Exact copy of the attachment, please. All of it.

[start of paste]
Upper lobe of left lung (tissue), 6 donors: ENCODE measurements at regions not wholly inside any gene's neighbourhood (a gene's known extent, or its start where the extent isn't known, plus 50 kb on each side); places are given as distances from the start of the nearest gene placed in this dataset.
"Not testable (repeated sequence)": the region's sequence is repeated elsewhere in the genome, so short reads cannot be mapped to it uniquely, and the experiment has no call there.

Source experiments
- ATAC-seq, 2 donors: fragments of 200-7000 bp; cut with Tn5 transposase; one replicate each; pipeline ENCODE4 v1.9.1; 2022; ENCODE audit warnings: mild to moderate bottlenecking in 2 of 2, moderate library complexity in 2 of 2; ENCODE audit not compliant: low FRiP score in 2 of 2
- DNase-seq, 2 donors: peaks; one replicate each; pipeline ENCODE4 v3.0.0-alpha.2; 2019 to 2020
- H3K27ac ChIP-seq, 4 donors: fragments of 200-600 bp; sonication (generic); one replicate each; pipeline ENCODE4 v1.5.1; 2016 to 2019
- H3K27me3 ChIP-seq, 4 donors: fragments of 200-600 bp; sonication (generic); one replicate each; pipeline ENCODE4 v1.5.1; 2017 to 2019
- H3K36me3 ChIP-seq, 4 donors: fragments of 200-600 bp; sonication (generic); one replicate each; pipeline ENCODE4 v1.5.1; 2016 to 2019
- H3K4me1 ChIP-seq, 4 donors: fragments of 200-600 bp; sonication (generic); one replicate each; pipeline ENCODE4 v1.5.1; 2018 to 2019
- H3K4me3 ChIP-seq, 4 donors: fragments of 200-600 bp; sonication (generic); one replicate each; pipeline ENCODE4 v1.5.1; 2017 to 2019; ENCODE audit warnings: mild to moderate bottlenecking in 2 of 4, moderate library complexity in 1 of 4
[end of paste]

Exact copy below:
Upper lobe of left lung (tissue), 6 donors: ENCODE measurements at regions not wholly inside any gene's neighbourhood (a gene's known extent, or its start where the extent isn't known, plus 50 kb on each side); places are given as distances from the start of the nearest gene placed in this dataset.
"Not testable (repeated sequence)": the region's sequence is repeated elsewhere in the genome, so short reads cannot be mapped to it uniquely, and the experiment has no call there.

Source experiments
- ATAC-seq, 2 donors: fragments of 200-7000 bp; cut with Tn5 transposase; one replicate each; pipeline ENCODE4 v1.9.1; 2022; ENCODE audit warnings: mild to moderate bottlenecking in 2 of 2, moderate library complexity in 2 of 2; ENCODE audit not compliant: low FRiP score in 2 of 2
- DNase-seq, 2 donors: peaks; one replicate each; pipeline ENCODE4 v3.0.0-alpha.2; 2019 to 2020
- H3K27ac ChIP-seq, 4 donors: fragments of 200-600 bp; sonication (generic); one replicate each; pipeline ENCODE4 v1.5.1; 2016 to 2019
- H3K27me3 ChIP-seq, 4 donors: fragments of 200-600 bp; sonication (generic); one replicate each; pipeline ENCODE4 v1.5.1; 2017 to 2019
- H3K36me3 ChIP-seq, 4 donors: fragments of 200-600 bp; sonication (generic); one replicate each; pipeline ENCODE4 v1.5.1; 2016 to 2019
- H3K4me1 ChIP-seq, 4 donors: fragments of 200-600 bp; sonication (generic); one replicate each; pipeline ENCODE4 v1.5.1; 2018 to 2019
- H3K4me3 ChIP-seq, 4 donors: fragments of 200-600 bp; sonication (generic); one replicate each; pipeline ENCODE4 v1.5.1; 2017 to 2019; ENCODE audit warnings: mild to moderate bottlenecking in 2 of 4, moderate library complexity in 1 of 4